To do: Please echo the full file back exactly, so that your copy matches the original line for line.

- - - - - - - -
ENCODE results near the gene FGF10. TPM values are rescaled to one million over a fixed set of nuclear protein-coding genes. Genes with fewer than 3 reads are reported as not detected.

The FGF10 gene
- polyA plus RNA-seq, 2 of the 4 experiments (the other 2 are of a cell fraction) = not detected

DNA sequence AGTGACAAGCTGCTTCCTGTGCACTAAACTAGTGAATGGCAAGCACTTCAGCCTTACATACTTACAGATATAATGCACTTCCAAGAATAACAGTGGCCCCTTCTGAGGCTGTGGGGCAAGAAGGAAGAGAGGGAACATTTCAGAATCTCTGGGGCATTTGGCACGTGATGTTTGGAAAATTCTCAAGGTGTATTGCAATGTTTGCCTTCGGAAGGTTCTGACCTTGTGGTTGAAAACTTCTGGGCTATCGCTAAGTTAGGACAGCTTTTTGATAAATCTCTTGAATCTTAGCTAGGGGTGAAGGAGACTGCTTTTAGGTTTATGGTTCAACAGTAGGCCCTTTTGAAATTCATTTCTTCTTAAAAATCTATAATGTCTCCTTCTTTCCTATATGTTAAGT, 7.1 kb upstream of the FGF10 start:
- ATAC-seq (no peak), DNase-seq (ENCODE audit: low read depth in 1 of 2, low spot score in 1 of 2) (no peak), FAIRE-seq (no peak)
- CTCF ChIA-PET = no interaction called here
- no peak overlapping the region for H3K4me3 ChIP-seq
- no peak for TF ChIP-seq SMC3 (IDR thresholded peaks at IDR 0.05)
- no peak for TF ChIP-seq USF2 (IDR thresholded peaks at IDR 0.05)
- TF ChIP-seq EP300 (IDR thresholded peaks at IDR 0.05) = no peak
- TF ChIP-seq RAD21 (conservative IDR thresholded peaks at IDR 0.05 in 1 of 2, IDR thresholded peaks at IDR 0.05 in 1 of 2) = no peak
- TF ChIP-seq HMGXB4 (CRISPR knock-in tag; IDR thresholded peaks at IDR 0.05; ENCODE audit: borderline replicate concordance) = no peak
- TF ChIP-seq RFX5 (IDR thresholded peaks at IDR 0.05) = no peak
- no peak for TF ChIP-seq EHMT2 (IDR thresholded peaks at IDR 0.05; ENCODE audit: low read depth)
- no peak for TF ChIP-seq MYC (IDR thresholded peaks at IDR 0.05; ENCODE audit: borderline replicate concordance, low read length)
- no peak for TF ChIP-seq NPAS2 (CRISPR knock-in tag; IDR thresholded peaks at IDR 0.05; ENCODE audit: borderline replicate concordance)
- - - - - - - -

ENCODE results near the gene FGF10. TPM values are rescaled to one million over a fixed set of nuclear protein-coding genes. Genes with fewer than 3 reads are reported as not detected.

The FGF10 gene
- polyA plus RNA-seq, 2 of the 4 experiments (the other 2 are of a cell fraction) = not detected

DNA sequence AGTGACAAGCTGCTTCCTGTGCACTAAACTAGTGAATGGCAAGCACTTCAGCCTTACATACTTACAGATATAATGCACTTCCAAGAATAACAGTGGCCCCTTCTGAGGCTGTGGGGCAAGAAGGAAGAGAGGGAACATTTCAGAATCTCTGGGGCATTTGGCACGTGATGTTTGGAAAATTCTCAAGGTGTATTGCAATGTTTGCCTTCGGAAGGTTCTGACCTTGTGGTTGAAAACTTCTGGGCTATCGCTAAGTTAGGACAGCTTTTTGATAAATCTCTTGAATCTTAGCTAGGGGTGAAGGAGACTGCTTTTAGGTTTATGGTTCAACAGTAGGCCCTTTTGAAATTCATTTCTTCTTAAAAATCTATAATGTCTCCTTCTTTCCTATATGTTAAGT, 7.1 kb upstream of the FGF10 start:
- ATAC-seq (no peak), DNase-seq (ENCODE audit: low read depth in 1 of 2, low spot score in 1 of 2) (no peak), FAIRE-seq (no peak)
- CTCF ChIA-PET = no interaction called here
- no peak overlapping the region for H3K4me3 ChIP-seq
- no peak for TF ChIP-seq SMC3 (IDR thresholded peaks at IDR 0.05)
- no peak for TF ChIP-seq USF2 (IDR thresholded peaks at IDR 0.05)
- TF ChIP-seq EP300 (IDR thresholded peaks at IDR 0.05) = no peak
- TF ChIP-seq RAD21 (conservative IDR thresholded peaks at IDR 0.05 in 1 of 2, IDR thresholded peaks at IDR 0.05 in 1 of 2) = no peak
- TF ChIP-seq HMGXB4 (CRISPR knock-in tag; IDR thresholded peaks at IDR 0.05; ENCODE audit: borderline replicate concordance) = no peak
- TF ChIP-seq RFX5 (IDR thresholded peaks at IDR 0.05) = no peak
- no peak for TF ChIP-seq EHMT2 (IDR thresholded peaks at IDR 0.05; ENCODE audit: low read depth)
- no peak for TF ChIP-seq MYC (IDR thresholded peaks at IDR 0.05; ENCODE audit: borderline replicate concordance, low read length)
- no peak for TF ChIP-seq NPAS2 (CRISPR knock-in tag; IDR thresholded peaks at IDR 0.05; ENCODE audit: borderline replicate concordance)